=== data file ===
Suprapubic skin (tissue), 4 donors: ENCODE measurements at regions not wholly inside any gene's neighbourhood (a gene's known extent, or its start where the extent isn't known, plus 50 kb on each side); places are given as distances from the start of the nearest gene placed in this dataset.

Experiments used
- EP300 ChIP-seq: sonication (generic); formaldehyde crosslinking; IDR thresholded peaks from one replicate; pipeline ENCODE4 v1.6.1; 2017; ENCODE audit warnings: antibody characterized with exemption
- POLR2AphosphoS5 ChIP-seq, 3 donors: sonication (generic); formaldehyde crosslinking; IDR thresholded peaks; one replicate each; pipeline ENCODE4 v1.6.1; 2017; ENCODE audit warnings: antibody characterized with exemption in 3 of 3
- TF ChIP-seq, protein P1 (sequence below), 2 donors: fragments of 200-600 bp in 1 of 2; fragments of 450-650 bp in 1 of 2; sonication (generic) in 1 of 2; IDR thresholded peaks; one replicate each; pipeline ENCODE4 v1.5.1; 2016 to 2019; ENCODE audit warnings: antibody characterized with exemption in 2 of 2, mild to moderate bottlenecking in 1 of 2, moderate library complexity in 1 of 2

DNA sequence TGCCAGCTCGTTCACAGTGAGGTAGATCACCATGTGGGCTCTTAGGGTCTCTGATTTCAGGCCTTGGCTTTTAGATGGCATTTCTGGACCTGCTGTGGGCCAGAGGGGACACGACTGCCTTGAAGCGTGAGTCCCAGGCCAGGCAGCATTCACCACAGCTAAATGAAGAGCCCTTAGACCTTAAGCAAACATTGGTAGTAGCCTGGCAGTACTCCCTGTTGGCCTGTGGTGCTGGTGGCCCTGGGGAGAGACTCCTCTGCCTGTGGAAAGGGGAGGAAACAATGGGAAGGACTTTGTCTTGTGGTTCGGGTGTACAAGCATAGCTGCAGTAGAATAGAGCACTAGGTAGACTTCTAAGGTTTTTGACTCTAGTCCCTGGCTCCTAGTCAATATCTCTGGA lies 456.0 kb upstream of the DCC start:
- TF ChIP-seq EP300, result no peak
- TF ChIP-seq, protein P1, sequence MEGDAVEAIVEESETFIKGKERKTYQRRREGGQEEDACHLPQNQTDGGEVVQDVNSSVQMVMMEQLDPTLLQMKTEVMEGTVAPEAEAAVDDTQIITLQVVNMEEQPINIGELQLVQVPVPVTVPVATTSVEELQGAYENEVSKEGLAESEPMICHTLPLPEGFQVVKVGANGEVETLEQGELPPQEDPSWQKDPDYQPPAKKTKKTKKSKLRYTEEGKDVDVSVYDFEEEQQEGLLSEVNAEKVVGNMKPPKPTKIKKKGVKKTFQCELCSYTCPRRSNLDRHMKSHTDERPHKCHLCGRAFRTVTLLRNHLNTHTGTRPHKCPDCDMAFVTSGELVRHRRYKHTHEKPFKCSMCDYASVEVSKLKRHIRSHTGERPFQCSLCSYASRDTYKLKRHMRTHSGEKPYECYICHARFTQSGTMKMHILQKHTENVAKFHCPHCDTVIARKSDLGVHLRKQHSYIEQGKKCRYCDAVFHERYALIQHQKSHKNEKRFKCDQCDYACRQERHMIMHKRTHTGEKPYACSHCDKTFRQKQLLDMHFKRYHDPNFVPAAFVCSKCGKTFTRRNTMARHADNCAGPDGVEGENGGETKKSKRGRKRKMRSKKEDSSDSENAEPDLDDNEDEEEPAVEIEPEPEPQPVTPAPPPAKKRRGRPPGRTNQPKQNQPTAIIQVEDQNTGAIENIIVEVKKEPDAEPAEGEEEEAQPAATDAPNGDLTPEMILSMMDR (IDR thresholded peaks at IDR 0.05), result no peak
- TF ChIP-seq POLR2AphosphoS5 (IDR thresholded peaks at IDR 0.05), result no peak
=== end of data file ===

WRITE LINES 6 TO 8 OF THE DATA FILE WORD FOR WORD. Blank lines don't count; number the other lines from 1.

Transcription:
DNA sequence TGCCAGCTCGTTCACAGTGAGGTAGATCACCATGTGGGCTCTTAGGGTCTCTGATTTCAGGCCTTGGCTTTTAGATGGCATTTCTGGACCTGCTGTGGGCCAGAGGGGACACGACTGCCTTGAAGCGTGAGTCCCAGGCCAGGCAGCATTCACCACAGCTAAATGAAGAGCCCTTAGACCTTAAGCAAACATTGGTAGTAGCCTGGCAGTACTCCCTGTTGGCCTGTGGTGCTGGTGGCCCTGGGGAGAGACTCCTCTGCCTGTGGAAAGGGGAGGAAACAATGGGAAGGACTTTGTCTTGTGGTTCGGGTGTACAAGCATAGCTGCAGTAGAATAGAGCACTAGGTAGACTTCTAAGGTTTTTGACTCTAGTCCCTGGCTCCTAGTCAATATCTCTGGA lies 456.0 kb upstream of the DCC start:
- TF ChIP-seq EP300, result no peak
- TF ChIP-seq, protein P1, sequence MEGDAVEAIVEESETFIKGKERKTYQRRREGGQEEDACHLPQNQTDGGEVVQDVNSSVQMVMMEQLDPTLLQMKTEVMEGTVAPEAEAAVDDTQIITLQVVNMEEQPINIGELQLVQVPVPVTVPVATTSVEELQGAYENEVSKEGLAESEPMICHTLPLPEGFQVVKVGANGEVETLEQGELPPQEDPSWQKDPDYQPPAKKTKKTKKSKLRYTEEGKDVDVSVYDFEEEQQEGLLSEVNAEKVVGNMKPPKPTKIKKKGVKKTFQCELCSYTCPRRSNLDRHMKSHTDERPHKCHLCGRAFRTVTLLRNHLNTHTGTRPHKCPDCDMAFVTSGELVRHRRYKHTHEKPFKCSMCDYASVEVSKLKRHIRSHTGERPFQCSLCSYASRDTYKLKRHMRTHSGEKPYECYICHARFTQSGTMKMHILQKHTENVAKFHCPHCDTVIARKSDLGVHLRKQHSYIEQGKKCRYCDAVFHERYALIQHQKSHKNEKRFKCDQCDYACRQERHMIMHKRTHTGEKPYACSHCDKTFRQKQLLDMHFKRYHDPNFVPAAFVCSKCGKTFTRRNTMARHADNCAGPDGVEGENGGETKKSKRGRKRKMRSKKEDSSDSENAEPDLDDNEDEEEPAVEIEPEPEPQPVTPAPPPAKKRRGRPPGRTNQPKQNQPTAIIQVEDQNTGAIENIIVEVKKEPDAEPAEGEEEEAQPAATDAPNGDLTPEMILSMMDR (IDR thresholded peaks at IDR 0.05), result no peak